How Communication Is Likely To Be Interpreted If Visual, Vocal, And Verbal Cues Don’t Match
You can provide excellent guidance about how clients should think long term during a crisis, but if your body language, words, and voice tone aren’t in sync, clients may assume you’re not fully confident in the advice you’re providing.
Source: How to Practice Active Listening, Duke Today, 6/18/19
The Great Recession. Brexit. Politics. A pandemic. Inflation. There are always reasons for clients to be concerned. In challenging times, there is one thing we can be fairly certain of: It won’t be our last challenging time. How can you communicate in a way that shows your confidence and conviction that things will ultimately be okay?
At times like this, successful financial professionals speak to their clients more frequently—to reassure them, to help them keep a long-term perspective, and to help dissuade them from making any regrettable investment decisions. But as the adage goes, “It’s not just what you say—it’s how you say it.” You may have truly great insights that provide clients perspective and encourage patience, but here’s the challenge: If you aren’t able to deliver that information with confidence, clients might not be convinced enough to heed your recommendations.
First, It’s Not Just What You Say—It’s How You Say It
Perhaps you’ve heard the rule of thumb that “93% of all communication is nonverbal.” While that’s an oversimplification of the research from which the statistic’s derived, it’s still useful to understand the basic premise.1 Here’s the gist: Sometimes when we communicate with another person, we send mixed messages. For example, imagine that you’re mad about something. If someone were to ask what’s wrong and you said, “Nothing,” but you did so with an angry tone, crossed arms, and clenched teeth, you’d be sending a mixed message.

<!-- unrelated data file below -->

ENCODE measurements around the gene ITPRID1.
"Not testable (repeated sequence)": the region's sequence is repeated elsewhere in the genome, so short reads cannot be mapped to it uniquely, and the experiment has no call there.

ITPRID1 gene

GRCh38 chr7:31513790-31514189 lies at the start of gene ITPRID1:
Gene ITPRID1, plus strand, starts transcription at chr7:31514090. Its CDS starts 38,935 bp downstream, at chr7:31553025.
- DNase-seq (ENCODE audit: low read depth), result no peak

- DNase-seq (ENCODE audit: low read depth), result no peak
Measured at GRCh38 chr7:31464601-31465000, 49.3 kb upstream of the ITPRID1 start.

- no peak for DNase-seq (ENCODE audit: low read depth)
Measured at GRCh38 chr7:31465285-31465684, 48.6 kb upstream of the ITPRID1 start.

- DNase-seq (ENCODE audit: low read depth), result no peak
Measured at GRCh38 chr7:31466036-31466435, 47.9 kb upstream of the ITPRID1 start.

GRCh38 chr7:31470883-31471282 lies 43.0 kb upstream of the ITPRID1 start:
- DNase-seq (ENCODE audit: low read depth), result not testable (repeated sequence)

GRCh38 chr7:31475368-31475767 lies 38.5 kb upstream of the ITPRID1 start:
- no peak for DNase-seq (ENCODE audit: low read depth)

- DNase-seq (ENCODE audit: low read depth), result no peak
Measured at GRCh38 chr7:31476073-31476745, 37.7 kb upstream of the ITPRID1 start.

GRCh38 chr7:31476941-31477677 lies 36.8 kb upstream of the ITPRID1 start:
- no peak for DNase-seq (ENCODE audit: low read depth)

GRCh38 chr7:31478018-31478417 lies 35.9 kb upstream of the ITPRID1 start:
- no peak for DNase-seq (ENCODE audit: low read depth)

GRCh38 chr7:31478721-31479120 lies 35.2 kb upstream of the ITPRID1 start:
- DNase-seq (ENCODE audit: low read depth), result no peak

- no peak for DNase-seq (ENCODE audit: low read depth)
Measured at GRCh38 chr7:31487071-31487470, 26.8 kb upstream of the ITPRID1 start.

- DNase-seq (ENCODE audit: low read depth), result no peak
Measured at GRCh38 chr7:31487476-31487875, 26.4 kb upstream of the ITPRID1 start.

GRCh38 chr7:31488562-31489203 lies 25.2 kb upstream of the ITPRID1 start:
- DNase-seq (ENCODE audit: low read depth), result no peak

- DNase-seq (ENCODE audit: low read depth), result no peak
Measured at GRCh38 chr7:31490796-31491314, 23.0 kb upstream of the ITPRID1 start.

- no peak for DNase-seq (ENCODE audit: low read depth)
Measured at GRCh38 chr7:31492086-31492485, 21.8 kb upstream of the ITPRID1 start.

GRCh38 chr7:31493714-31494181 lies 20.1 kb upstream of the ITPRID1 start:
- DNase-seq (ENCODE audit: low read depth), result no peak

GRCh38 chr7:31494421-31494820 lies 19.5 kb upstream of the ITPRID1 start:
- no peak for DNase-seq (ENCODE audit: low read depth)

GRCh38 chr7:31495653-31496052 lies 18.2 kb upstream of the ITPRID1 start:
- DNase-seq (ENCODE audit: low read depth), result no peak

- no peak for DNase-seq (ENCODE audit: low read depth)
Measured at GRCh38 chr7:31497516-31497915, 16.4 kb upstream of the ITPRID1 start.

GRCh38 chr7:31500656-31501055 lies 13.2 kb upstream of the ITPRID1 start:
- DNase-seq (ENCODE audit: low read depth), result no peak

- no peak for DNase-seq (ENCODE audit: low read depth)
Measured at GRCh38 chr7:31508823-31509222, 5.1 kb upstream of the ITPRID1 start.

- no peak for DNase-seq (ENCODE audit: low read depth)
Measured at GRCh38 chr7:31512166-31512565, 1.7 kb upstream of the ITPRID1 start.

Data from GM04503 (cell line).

So how can someone tell which part of a mixed message is accurate? When it seems the messages we send through our body language, tone of voice, and word selection don’t match, one type is perceived as being most accurate.1
As the chart on the page shows, it’s our body language. That’s followed by our tone of voice; then, the actual words we use.
Let’s apply this to our current situation. Imagine you said to a client, “I’m confident this recommendation is your best option.” If you nervously tap your fingers on the desk and your voice wavers while you utter this, it’s very possible your clients may assume you’re not fully confident in the advice you’re providing—or worse, that you’re not being truthful.
So our goal should be to communicate with congruence—that is, our words, tone of voice and body language should all send the same message. How can we ensure that’s the case? By being more aware and intentional about the messages we’re sending.
Second, Tips for Communicating With Confidence
At times like this, financial professionals and clients alike can feel anxious or upset. But many clients count on their financial professionals to comfort them and guide them through challenging times with poise. In these situations, it’s not enough that our messages are merely congruent—they also need to be confident.
In each of the sections below, the column on the left shows things that could reflect a lack of confidence on your part—which could affect your clients’ confidence in you. The column on the right shows tips that can help you project more confidence. These tips can be used to communicate confidently at any time, though they are especially helpful during challenging situations.
There are many tips listed but don’t be overwhelmed. Pick a few things from the charts that you think might be the best opportunity for refinement and start there. You can always revisit this piece once you’ve practiced those to decide where to focus next.